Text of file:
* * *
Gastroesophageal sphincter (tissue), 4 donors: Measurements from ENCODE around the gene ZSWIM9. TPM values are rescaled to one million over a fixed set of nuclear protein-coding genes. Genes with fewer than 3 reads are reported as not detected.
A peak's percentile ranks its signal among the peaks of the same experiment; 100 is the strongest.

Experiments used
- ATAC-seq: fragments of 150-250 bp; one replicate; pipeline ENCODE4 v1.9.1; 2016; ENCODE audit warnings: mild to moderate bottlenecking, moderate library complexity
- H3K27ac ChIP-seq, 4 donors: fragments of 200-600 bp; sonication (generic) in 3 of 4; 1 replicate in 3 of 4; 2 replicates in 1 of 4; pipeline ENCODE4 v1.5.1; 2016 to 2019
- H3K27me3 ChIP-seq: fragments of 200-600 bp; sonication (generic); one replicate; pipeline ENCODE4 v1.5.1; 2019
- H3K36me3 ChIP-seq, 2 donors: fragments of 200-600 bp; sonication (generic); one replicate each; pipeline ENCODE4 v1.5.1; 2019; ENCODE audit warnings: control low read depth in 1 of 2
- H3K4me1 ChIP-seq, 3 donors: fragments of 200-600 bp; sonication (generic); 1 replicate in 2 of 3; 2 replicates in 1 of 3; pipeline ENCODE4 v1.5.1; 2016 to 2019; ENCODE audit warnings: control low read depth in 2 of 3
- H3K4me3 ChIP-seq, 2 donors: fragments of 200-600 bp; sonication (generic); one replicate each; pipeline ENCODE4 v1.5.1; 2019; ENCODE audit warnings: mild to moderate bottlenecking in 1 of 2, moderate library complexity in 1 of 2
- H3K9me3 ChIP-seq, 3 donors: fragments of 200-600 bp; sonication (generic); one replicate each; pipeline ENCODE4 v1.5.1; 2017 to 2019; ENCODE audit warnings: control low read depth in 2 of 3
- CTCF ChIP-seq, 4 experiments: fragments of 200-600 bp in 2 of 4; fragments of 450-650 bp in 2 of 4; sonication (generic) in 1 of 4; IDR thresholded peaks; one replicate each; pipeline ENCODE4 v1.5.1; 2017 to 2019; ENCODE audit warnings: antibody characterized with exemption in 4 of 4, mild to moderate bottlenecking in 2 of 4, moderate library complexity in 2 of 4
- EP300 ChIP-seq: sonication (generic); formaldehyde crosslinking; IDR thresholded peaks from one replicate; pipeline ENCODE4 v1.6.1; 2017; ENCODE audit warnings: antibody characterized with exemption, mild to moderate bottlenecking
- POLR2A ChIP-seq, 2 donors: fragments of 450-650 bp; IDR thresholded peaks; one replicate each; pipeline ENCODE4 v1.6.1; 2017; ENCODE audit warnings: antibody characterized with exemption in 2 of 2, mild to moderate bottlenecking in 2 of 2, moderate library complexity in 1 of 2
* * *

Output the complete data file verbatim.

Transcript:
Gastroesophageal sphincter (tissue), 4 donors: Measurements from ENCODE around the gene ZSWIM9. TPM values are rescaled to one million over a fixed set of nuclear protein-coding genes. Genes with fewer than 3 reads are reported as not detected.
A peak's percentile ranks its signal among the peaks of the same experiment; 100 is the strongest.

Experiments used
- ATAC-seq: fragments of 150-250 bp; one replicate; pipeline ENCODE4 v1.9.1; 2016; ENCODE audit warnings: mild to moderate bottlenecking, moderate library complexity
- H3K27ac ChIP-seq, 4 donors: fragments of 200-600 bp; sonication (generic) in 3 of 4; 1 replicate in 3 of 4; 2 replicates in 1 of 4; pipeline ENCODE4 v1.5.1; 2016 to 2019
- H3K27me3 ChIP-seq: fragments of 200-600 bp; sonication (generic); one replicate; pipeline ENCODE4 v1.5.1; 2019
- H3K36me3 ChIP-seq, 2 donors: fragments of 200-600 bp; sonication (generic); one replicate each; pipeline ENCODE4 v1.5.1; 2019; ENCODE audit warnings: control low read depth in 1 of 2
- H3K4me1 ChIP-seq, 3 donors: fragments of 200-600 bp; sonication (generic); 1 replicate in 2 of 3; 2 replicates in 1 of 3; pipeline ENCODE4 v1.5.1; 2016 to 2019; ENCODE audit warnings: control low read depth in 2 of 3
- H3K4me3 ChIP-seq, 2 donors: fragments of 200-600 bp; sonication (generic); one replicate each; pipeline ENCODE4 v1.5.1; 2019; ENCODE audit warnings: mild to moderate bottlenecking in 1 of 2, moderate library complexity in 1 of 2
- H3K9me3 ChIP-seq, 3 donors: fragments of 200-600 bp; sonication (generic); one replicate each; pipeline ENCODE4 v1.5.1; 2017 to 2019; ENCODE audit warnings: control low read depth in 2 of 3
- CTCF ChIP-seq, 4 experiments: fragments of 200-600 bp in 2 of 4; fragments of 450-650 bp in 2 of 4; sonication (generic) in 1 of 4; IDR thresholded peaks; one replicate each; pipeline ENCODE4 v1.5.1; 2017 to 2019; ENCODE audit warnings: antibody characterized with exemption in 4 of 4, mild to moderate bottlenecking in 2 of 4, moderate library complexity in 2 of 4
- EP300 ChIP-seq: sonication (generic); formaldehyde crosslinking; IDR thresholded peaks from one replicate; pipeline ENCODE4 v1.6.1; 2017; ENCODE audit warnings: antibody characterized with exemption, mild to moderate bottlenecking
- POLR2A ChIP-seq, 2 donors: fragments of 450-650 bp; IDR thresholded peaks; one replicate each; pipeline ENCODE4 v1.6.1; 2017; ENCODE audit warnings: antibody characterized with exemption in 2 of 2, mild to moderate bottlenecking in 2 of 2, moderate library complexity in 1 of 2